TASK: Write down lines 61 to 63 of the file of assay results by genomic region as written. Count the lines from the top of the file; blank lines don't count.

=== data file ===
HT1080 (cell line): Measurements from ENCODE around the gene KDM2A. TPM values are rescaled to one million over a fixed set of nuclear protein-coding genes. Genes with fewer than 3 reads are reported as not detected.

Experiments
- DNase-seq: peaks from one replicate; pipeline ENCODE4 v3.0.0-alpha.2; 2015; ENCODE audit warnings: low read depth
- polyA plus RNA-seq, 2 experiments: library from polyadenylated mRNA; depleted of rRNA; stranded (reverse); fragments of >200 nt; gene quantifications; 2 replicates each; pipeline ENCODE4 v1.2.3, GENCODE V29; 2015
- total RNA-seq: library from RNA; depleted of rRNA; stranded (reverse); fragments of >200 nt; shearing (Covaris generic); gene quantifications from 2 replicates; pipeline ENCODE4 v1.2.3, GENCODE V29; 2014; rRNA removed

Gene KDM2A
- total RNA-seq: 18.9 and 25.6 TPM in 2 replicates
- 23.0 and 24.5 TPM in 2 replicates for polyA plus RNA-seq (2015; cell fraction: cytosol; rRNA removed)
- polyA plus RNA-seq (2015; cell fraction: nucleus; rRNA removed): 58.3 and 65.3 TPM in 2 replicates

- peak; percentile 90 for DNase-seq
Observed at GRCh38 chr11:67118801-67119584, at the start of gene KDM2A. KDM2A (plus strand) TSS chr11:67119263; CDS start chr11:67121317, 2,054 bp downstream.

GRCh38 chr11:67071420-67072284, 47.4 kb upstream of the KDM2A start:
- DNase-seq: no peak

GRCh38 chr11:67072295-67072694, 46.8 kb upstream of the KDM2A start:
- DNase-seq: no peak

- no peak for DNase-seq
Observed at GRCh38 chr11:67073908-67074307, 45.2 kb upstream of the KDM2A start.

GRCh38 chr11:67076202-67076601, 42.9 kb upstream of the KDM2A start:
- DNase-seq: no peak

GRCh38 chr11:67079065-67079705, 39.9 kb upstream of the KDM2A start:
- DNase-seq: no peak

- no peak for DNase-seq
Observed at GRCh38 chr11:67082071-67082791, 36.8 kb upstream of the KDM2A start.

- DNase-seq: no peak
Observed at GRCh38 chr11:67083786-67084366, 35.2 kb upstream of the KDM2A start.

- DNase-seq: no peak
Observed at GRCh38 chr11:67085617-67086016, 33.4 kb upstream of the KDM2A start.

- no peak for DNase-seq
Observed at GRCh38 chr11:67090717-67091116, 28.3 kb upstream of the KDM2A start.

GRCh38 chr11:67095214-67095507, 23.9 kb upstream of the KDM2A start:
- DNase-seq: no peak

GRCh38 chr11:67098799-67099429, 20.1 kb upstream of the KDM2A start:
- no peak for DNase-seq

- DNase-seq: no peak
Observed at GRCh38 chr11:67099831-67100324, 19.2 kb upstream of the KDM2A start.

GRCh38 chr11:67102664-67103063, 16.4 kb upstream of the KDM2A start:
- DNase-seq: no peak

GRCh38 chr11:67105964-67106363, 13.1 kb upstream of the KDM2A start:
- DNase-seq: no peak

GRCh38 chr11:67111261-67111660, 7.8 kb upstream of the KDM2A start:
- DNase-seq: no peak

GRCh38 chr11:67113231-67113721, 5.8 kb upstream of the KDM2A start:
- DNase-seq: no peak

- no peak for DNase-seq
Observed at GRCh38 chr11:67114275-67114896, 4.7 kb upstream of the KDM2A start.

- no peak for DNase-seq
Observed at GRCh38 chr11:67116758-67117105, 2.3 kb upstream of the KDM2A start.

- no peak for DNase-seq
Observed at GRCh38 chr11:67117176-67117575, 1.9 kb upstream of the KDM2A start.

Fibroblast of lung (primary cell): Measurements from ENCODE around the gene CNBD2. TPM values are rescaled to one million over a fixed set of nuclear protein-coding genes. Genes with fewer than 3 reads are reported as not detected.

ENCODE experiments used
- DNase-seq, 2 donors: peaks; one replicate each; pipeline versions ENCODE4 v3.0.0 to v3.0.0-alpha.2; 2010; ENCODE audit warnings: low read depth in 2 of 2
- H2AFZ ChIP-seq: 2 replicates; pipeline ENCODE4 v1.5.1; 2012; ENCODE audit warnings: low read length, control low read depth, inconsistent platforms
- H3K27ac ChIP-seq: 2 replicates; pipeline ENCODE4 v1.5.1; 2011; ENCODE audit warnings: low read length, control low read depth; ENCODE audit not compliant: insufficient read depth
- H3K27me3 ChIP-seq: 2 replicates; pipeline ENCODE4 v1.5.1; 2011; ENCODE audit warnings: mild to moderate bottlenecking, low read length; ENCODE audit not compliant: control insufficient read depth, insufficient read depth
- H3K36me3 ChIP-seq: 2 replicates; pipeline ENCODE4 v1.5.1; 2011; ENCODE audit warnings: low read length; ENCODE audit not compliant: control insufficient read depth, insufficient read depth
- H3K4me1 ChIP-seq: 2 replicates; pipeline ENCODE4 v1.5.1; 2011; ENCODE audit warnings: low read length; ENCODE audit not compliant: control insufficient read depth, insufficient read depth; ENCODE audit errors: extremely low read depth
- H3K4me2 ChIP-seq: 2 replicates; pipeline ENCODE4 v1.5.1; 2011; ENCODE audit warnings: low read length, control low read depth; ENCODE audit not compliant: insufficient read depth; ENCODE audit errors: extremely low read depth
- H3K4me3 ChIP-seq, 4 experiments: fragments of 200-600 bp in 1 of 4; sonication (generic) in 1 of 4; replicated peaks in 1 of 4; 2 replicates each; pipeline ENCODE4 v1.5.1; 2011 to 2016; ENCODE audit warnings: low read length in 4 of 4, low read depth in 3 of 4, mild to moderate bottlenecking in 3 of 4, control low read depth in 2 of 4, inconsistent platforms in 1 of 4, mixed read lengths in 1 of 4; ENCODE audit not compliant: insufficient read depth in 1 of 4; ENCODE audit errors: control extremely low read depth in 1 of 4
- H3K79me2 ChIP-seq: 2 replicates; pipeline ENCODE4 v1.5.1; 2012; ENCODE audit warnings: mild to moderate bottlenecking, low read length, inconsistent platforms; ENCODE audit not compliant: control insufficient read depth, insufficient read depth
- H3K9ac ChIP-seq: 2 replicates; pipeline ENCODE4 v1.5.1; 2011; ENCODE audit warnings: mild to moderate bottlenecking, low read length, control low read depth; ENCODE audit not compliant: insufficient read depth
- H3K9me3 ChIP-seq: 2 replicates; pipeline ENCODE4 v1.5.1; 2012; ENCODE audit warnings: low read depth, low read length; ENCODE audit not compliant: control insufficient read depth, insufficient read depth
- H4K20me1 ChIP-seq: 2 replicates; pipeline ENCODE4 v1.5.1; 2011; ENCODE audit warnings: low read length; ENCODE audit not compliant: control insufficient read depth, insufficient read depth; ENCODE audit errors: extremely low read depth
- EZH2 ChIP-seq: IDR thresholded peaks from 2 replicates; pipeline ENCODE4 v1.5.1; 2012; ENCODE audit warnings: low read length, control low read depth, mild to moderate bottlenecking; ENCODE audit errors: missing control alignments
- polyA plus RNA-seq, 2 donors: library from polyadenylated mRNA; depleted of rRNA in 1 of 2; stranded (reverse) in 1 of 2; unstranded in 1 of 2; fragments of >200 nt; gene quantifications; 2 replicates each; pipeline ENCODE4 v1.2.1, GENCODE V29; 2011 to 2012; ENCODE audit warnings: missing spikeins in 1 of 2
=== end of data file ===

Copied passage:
- H3K9ac ChIP-seq: 2 replicates; pipeline ENCODE4 v1.5.1; 2011; ENCODE audit warnings: mild to moderate bottlenecking, low read length, control low read depth; ENCODE audit not compliant: insufficient read depth
- H3K9me3 ChIP-seq: 2 replicates; pipeline ENCODE4 v1.5.1; 2012; ENCODE audit warnings: low read depth, low read length; ENCODE audit not compliant: control insufficient read depth, insufficient read depth
- H4K20me1 ChIP-seq: 2 replicates; pipeline ENCODE4 v1.5.1; 2011; ENCODE audit warnings: low read length; ENCODE audit not compliant: control insufficient read depth, insufficient read depth; ENCODE audit errors: extremely low read depth